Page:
Christopher Vitale - Assistant Professor.
Christopher VitaleAssistant Professor.
Humanities & Media Studies.
DeKalb Hall 3
13/FA-HMS-440S-02 Special Topics in Cinema and Media Studies
13/FA-HMS-540G-04 Topics in Cinema/Media Studies: Semiotics of Media: Deleuze, Cinema and Beyond
13/FA-HMS-549A-01 Media Studies Encounters 1
13/SU-LAS-499-01 Independent Study
13/FA-WR-110-03 Critical Thinking & Writing I
B.A., State University of New York Binghamto; B.A., Philosophy, Interpretation, and Culture; Comparative Literature
Christopher Vitale joined the Department of English and Humanities and the Program in Critical and Visual Studies in 2006. His areas of specialization include continental philosophy, comparative modernist literary and cultural studies, psychoanalysis, queer studies, theories of race and ethnicity, radical political thought, and film and film theory. Currently, he is writing a book about complexity studies and theories of networks. He received his Ph.D. in Comparative Literature from NYU in 2007, and he has taught at NYU, UC Berkeley, and Hunter College.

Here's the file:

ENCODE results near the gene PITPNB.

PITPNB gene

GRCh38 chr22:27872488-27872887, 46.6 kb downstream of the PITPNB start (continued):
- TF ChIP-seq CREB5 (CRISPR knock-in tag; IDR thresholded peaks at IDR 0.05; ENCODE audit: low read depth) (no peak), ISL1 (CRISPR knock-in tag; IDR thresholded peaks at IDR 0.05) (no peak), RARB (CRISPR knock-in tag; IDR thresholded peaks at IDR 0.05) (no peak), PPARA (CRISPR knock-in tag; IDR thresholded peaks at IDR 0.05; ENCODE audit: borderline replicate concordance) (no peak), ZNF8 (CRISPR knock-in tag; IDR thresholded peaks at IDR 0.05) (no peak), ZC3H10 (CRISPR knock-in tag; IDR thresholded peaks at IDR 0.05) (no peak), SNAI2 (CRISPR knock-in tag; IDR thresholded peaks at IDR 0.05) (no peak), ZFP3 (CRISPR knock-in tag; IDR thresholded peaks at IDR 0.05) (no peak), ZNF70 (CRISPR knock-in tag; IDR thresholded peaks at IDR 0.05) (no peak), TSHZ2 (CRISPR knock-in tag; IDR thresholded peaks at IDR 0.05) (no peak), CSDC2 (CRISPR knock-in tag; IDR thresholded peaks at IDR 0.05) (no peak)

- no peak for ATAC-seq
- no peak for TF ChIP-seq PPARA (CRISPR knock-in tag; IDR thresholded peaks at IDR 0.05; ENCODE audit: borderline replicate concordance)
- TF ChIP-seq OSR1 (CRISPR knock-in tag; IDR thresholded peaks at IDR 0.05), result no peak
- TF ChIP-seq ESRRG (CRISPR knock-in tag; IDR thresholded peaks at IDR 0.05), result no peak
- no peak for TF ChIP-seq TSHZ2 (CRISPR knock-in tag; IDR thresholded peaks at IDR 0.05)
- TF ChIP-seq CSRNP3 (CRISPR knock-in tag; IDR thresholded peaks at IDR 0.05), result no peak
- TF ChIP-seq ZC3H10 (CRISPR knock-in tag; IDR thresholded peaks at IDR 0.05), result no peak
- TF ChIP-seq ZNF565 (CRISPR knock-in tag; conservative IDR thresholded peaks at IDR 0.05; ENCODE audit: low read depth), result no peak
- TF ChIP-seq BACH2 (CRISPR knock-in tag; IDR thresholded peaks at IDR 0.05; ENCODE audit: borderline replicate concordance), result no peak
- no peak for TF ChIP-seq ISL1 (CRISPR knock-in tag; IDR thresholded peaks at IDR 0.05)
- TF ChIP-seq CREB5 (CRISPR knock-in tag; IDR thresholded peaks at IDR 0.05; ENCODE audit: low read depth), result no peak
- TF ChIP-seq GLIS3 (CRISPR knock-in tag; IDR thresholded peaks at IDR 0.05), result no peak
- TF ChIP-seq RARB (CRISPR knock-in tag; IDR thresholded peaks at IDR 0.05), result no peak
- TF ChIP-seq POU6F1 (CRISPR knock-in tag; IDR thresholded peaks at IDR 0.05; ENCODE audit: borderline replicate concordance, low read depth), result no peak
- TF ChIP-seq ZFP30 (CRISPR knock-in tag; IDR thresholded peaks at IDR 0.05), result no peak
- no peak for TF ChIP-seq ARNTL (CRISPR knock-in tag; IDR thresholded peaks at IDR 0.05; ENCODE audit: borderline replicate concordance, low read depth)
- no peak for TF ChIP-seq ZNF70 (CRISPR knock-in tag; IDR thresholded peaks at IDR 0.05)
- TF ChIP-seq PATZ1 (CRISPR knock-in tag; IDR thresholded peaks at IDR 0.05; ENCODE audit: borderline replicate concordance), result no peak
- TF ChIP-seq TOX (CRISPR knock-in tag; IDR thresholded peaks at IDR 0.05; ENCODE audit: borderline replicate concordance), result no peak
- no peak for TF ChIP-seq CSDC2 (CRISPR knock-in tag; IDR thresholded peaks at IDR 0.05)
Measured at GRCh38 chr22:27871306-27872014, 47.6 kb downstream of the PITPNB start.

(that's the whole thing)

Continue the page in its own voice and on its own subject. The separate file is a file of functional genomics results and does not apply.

Chris received a dual B.A. in Philosophy, Interpretation, and Culture (PIC) and Comparative Literature from Binghamton University (SUNY) in 1996, after which he began graduate study in German at New York University in 1998. After a year exchange studying Comparative Literature at the University of California at Berkeley, he returned to NYU, where he received his Ph.D. in Comparative Literature in 2007. His dissertation, “The Untimely Richard Bruce Nugent,” was the first comprehensive study of the potential impact of the literary and visual works of the so-called ‘Gay Rebel’ of the Harlem Renaissance. Chris’ areas of specialization include continental philosophy, comparative modernist literary and cultural studies, psychoanalysis, queer studies, theories of race and ethnicity, radical political thought, and film and film theory. In addition to work on his Ph.D., Chris has studied German in Munich and Murnau, Russian in Berkeley, and Czech cultural history in Prague. He also spent two years studying psychoanalytic psychotherapy at The Washington Square Institute, where he spent a year doing a practicum as a staff therapist. Some recent courses taught include Â‘A Brief History of Sexuality Â– From Sexology to the Digital Age,Â’ Â‘Theories of Networks,Â’ Â‘Modernist Visual Cultures,Â’ Â‘The Erotics of the Gaze Â– Psychoanalysis and the Politics of Looking,Â’ ‘Queer Modernisms: Literature and Society 1880-1940,’ ‘Literary Theory,Â’ Â‘Queer Cultures,Â’ ‘Beyond the Virtual Window, or The Secret Lives of Images,’ and Â‘Horror in Literature, Film, and Theory.Â’ His current research focuses on the relation between complexity studies and theories of networks, and he is in the middle of writing a book on this subject. Chris and his dog live in Brooklyn, on the south side of Prospect Park.